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NIHR (UK) to fund "Medically Unexplained Symptoms (MUS): Primary Care Intervention"

Discussion in 'Other Health News and Research' started by Dolphin, Aug 23, 2015.

  1. Dolphin

    Dolphin Senior Member

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    @Maxwhd on Twitter highlighted the following:

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    http://scharrheds.blogspot.ie/2015/08/new-projects.html

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    (from The University of Sheffield (UK) website)

    *i.e. the taxpayer.

    Perhaps further information is available somewhere.

    I don't like the Medically Unexplained Symptoms category. I particularly don't like when they have trials of behavioural interventions for them:
    basically they tend to amount to "we'll call the various mixed bag of conditions medically unexplained but we'll assume they're due to the same/similar maladaptive beliefs and behaviours"
     
    Valentijn, Raines, Debbie23 and 8 others like this.
  2. WillowJ

    WillowJ คภภเє ɠรค๓թєl

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    WA, USA
    True.

    Worse, they tend to get what is really a null result and find a way to call it effective. What a waste of money, and even worse, of patients' and doctors' time and effort, not to mention the ill effect on patient-doctor relations and various aspects of patient wellbeing.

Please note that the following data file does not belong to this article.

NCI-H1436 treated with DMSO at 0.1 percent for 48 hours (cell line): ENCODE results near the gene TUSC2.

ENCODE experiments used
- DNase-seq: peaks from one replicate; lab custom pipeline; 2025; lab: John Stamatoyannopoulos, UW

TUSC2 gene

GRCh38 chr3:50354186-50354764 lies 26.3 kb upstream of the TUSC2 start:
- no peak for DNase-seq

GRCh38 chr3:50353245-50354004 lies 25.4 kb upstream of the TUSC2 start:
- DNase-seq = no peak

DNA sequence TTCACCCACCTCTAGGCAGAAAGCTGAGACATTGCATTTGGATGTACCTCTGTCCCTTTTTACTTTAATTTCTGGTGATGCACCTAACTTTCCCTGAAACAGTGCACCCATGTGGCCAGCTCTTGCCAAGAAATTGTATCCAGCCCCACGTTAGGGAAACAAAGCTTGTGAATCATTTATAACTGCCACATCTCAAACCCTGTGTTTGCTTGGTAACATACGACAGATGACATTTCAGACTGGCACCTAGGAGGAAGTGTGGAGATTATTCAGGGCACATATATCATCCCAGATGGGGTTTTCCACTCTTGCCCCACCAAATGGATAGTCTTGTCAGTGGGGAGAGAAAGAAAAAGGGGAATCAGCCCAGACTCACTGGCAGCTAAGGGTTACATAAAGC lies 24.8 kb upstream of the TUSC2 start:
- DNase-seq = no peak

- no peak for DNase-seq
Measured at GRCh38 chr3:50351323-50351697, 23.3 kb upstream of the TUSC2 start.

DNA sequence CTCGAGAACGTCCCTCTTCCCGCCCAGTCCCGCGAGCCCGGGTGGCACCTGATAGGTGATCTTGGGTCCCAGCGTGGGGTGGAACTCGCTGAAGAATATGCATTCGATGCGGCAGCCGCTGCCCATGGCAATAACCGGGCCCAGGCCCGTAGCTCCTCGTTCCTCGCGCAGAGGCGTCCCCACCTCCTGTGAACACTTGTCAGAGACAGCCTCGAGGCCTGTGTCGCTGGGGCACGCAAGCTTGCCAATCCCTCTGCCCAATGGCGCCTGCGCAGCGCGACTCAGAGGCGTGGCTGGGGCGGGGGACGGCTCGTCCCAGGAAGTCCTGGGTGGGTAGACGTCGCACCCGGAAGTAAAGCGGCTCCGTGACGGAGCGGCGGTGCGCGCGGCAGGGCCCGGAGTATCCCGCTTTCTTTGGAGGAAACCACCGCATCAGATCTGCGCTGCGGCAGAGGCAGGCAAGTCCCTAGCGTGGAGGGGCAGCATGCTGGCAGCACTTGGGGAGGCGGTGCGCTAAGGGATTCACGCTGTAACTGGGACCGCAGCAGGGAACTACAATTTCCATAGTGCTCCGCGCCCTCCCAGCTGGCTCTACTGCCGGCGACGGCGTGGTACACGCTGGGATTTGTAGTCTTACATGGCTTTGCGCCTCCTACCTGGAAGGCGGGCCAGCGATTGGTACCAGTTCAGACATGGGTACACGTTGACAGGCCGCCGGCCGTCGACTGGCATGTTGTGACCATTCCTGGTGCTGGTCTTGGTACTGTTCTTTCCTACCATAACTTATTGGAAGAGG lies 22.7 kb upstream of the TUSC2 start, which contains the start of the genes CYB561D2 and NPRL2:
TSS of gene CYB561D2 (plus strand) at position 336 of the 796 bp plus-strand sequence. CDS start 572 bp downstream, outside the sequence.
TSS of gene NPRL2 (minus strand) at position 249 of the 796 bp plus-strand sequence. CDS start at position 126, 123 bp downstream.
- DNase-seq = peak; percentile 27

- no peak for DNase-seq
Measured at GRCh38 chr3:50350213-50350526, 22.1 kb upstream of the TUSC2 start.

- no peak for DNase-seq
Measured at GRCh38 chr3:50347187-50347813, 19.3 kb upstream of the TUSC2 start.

Valentijn, Cheshire, Woolie and 4 others like this.
  3. Woolie

    Woolie Senior Member

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    Whenever you see articles about "medically unexplained symptoms" you will inevitably see within it an alarming statement about how much these troublesome patients overutilise health care resources, and end up costing a fortune in time and money (which, it is implied, could be much better spent on genuine deserving patients, although this is never said, merely implied).

    So yea, I expect the UK NIHR has bought this argument and thinks interventions like this might help these troublesome people to go away.

    To me, statements about the high prevalence of medically unexplained symptoms are nothing more than statements of the limits of our current medical understanding. The fact these patients use a lot of health resources is because they're looking for answers, but are being constantly fobbed off. Best way to cut their utilisation is to find some answers, not news ways to fob them off.
     
    Valentijn, Kyla, John Mac and 4 others like this.
  4. A.B.

    A.B. Senior Member

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    I'm sure these interventions do make people go away. The more ridiculous and harmful they are, the more likely the patients will not return.
     
    Valentijn, Dolphin, Sean and 6 others like this.
  5. jimells

    jimells Senior Member

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    Are there any studies that compare the prevalence of "MUS" to the inability of physicians to accurately diagnose disease? Now that would be interesting and informative research...
     
    Valentijn and Woolie like this.

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